Scam exploits Nina Wang estate dispute
Con men circulate bogus letter
Internet fraudsters are exploiting the mystery fung shui man at the centre of a legal tussle over the HK$100 billion fortune of late Chinachem tycoon Nina Wang Kung Yu-sum - by using his name to dupe people into parting with their money.
Despite a dispute over who has the right to her estate, con men posing as enigmatic businessman Tony Chan Chun-chuen are circulating a bogus letter stating that he is already 'sole custodian' of the tycoon's estate and is looking for help to open a secret bank account in Europe to deposit funds from it.
Police say the letter - to which the Sunday Morning Post replied seeking more information and received a prompt and detailed return letter - is almost a carbon copy of the well-known '419' Nigerian advance fee fraud letters.
Property tycoon Mr Chan, 49, emerged soon after Wang's death from cancer last April to claim her estate and has gone to ground amid a media frenzy over his credentials.
He acted as her fung shui adviser from the mid-1990s and the two are rumoured to have had a close relationship. His lawyer, Jonathan Midgely, who also acted for Wang, said he was glad the police had been alerted to the letter, adding that Mr Chan would not comment and was not in Hong Kong.
'This letter has nothing whatsoever to do with my client,' Mr Midgely said. 'However, we are happy that you have brought this to our attention and to that of the police's commercial crime bureau.'
In the letter, the author claims to be Mr Chan and describes himself as 'a friend and a close confidant to [sic] Nina Wang Kung who passed away on the 3rd of April 2007'.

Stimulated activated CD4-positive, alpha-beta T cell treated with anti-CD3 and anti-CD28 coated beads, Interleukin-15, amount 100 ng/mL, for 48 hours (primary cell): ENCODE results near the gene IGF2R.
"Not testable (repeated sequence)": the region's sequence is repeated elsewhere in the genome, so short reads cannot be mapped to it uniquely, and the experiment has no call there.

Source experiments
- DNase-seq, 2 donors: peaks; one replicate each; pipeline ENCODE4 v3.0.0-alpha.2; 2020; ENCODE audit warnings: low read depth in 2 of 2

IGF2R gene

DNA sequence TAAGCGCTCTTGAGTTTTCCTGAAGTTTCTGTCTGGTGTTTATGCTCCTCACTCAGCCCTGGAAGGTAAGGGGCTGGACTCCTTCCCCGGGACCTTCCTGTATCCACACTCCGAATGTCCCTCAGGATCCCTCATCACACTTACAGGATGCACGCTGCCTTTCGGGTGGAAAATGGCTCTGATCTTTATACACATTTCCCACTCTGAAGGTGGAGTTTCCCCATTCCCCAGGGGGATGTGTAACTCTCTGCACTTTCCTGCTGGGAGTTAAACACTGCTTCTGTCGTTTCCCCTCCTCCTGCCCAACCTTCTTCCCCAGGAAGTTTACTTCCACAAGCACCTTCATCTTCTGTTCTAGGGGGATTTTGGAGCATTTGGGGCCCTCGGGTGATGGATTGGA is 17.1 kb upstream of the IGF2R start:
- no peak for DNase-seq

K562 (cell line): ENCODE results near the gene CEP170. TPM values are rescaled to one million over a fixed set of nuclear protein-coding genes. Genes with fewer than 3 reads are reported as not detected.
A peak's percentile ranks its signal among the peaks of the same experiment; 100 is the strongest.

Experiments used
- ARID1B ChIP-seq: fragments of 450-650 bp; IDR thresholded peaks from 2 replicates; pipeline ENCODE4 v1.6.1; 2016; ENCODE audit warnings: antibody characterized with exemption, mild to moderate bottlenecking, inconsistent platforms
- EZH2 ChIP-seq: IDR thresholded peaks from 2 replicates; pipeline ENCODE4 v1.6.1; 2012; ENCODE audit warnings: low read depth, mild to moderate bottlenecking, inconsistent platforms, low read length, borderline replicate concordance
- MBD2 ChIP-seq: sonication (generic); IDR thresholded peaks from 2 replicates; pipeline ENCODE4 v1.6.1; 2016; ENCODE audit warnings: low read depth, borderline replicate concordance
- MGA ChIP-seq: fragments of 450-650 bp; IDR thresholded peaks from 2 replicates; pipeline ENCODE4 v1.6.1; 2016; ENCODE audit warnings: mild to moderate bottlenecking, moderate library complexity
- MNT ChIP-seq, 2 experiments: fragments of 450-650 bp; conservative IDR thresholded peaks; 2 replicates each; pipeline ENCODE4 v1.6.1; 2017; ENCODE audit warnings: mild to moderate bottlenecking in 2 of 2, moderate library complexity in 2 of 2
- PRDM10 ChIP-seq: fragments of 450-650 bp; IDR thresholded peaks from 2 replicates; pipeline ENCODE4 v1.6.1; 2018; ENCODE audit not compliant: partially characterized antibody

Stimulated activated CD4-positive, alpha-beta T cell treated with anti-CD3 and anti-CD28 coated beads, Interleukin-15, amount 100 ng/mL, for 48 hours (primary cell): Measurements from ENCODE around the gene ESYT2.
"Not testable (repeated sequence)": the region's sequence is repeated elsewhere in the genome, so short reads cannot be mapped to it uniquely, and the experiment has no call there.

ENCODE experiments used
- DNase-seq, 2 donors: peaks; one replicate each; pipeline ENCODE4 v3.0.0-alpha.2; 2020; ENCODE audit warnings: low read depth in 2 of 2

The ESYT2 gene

It claims that he is the 'sole custodian' of a 'huge sum of her estate', adding: 'She left strict instructions that I hand over the money to charity and also that under no circumstance [sic] should I let any of her late husband's relatives and ever [sic] her own relatives, lay their hands on the money. Contrary to media reports, she made sure her immediate family is well,' the letter states.
In a reply to further inquiries by the Post posing as an interested party, a second letter was received detailing a 'Hanseng [sic] Bank China' account with US$12 million and asking for 'absolute confidentiality, transparency and trust' and 'secrecy to avoid distractions and complications in achieving our goals', which were to deposit the US$12 million in an 'offshore European bank'. It ends with 'Thanks and may the stars guide us in the right path', and is signed Tony Chan C.
A police spokesman said: 'The e-mail has all the hallmarks of the usual '419' Nigerian frauds. It highlights the death of a wealthy person and explains the amount of funds involved, attempting to provide plausible explanations why the funds need to be disbursed in a secretive and 'under the table' fashion.
'When a recipient of the e-mail responds, the fraudster will explain the procedures of transferring the funds and eventually induce him to advance large sums of money as a ruse for administration/handling fees.
'Once paid, the victim will not be able to contact the fraudster again.'
The latest twist in the Nina Wang story comes as lawyers for Mr Chan - who claims Asia's richest woman signed a will in 2006 leaving her entire estate to him - consider their response to a rival claim over her estate from the Chinachem Charitable Foundation, which Wang set up with the main aim of establishing a Chinese equivalent of the Nobel Prize.
Brian Gilchrist, lawyer for the foundation, said he expected a hearing on the estate would take place early next year because of the complicated nature of the case.
The 419 scam letters originated many years ago in Nigeria and are so called because the number relates to the section of the African country's penal code that deals with fraud.
A police source said: 'I am amazed that people worldwide still fall for these scams. People fall for letters telling them they have won the lottery when they haven't even entered it.'